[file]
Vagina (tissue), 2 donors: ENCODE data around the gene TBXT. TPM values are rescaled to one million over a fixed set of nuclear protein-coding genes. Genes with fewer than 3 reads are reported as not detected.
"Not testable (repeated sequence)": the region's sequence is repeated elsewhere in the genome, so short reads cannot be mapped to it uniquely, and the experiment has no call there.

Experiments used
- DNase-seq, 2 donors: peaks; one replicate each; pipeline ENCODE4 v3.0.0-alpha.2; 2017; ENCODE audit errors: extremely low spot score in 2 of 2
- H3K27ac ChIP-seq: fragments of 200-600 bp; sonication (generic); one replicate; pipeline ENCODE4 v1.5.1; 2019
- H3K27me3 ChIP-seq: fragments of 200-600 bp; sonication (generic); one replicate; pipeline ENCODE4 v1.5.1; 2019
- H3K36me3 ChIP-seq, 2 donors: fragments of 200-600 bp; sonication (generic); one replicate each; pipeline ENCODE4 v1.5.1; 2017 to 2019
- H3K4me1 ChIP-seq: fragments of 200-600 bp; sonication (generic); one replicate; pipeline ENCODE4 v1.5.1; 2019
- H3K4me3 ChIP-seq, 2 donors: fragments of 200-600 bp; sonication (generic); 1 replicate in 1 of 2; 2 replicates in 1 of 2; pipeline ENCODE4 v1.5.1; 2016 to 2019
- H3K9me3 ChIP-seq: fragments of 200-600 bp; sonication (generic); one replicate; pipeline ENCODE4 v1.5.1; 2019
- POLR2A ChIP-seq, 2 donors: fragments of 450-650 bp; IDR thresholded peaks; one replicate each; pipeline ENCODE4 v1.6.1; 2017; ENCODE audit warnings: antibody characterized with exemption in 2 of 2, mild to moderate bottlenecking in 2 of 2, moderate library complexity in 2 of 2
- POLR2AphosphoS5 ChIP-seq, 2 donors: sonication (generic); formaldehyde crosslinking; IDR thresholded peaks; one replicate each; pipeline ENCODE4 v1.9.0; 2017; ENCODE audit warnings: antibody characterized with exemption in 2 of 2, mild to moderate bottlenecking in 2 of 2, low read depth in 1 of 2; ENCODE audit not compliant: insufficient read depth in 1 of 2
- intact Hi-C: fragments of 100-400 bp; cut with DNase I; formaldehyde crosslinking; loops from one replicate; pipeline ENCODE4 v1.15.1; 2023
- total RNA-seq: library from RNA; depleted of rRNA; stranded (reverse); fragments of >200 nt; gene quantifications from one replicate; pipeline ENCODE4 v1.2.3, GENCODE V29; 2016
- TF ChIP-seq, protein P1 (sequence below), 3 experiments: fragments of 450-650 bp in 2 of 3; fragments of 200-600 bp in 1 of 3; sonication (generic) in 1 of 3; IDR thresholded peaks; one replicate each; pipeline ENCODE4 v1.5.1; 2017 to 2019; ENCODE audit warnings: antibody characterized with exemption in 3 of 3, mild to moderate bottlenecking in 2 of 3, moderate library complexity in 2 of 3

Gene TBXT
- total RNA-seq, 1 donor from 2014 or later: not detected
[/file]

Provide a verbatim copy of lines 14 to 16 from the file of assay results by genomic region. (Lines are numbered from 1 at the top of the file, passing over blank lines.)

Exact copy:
- total RNA-seq: library from RNA; depleted of rRNA; stranded (reverse); fragments of >200 nt; gene quantifications from one replicate; pipeline ENCODE4 v1.2.3, GENCODE V29; 2016
- TF ChIP-seq, protein P1 (sequence below), 3 experiments: fragments of 450-650 bp in 2 of 3; fragments of 200-600 bp in 1 of 3; sonication (generic) in 1 of 3; IDR thresholded peaks; one replicate each; pipeline ENCODE4 v1.5.1; 2017 to 2019; ENCODE audit warnings: antibody characterized with exemption in 3 of 3, mild to moderate bottlenecking in 2 of 3, moderate library complexity in 2 of 3

Gene TBXT